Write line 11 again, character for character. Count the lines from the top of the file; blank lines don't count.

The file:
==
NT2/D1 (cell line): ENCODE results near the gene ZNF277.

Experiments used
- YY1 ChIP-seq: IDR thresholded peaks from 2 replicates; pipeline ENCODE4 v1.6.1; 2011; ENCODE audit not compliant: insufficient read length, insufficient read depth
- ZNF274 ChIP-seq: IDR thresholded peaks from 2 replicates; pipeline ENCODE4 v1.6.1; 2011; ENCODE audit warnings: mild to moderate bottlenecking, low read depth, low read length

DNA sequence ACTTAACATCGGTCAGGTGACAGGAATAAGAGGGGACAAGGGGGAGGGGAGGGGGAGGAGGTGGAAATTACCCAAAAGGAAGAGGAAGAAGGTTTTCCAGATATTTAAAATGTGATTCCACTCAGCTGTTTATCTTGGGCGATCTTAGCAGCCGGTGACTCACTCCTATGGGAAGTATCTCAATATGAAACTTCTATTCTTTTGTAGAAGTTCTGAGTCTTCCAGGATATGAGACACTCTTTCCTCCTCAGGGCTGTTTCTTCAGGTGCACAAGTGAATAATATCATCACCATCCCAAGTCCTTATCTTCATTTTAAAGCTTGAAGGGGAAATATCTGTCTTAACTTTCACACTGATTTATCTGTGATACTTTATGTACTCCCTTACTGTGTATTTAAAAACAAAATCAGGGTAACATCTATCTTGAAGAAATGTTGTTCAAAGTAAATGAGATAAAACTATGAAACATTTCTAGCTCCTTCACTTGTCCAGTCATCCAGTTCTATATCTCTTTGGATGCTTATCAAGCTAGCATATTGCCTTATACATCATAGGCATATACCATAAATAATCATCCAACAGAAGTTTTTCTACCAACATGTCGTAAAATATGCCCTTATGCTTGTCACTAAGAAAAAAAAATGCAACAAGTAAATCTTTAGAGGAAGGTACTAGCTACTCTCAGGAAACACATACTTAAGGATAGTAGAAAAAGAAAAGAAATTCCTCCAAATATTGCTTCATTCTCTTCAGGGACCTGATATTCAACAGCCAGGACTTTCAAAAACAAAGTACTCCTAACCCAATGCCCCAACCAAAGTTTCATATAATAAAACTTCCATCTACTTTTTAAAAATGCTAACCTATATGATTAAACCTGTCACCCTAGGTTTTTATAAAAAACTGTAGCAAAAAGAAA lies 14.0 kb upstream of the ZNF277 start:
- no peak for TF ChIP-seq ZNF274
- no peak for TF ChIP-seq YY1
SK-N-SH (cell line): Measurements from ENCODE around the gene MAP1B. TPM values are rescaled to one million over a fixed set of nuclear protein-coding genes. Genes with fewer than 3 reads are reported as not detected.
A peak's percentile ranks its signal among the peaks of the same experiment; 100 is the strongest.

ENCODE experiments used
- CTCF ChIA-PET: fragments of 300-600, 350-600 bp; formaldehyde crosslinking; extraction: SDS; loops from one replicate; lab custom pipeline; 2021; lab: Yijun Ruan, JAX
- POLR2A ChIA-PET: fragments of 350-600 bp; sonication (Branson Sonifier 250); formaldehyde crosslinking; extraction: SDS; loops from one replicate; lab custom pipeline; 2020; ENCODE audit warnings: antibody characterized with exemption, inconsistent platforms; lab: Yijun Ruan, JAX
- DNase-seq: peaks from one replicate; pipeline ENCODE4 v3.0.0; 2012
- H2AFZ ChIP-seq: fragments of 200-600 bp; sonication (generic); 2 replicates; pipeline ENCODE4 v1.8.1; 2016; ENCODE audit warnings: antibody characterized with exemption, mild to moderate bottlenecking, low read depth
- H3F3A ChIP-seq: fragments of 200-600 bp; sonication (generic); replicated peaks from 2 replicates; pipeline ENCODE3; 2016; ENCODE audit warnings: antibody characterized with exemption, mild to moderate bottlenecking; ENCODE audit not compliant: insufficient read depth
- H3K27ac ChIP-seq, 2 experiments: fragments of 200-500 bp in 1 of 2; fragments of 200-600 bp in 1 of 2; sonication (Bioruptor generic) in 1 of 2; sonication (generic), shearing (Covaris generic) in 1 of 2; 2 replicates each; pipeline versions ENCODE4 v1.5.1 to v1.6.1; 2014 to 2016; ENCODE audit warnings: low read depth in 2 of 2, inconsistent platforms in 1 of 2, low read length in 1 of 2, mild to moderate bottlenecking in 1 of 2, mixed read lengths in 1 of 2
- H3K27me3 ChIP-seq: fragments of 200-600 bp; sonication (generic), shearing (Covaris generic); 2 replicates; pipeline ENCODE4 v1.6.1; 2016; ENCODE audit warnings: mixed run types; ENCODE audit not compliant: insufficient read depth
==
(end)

- CTCF ChIA-PET: fragments of 300-600, 350-600 bp; formaldehyde crosslinking; extraction: SDS; loops from one replicate; lab custom pipeline; 2021; lab: Yijun Ruan, JAX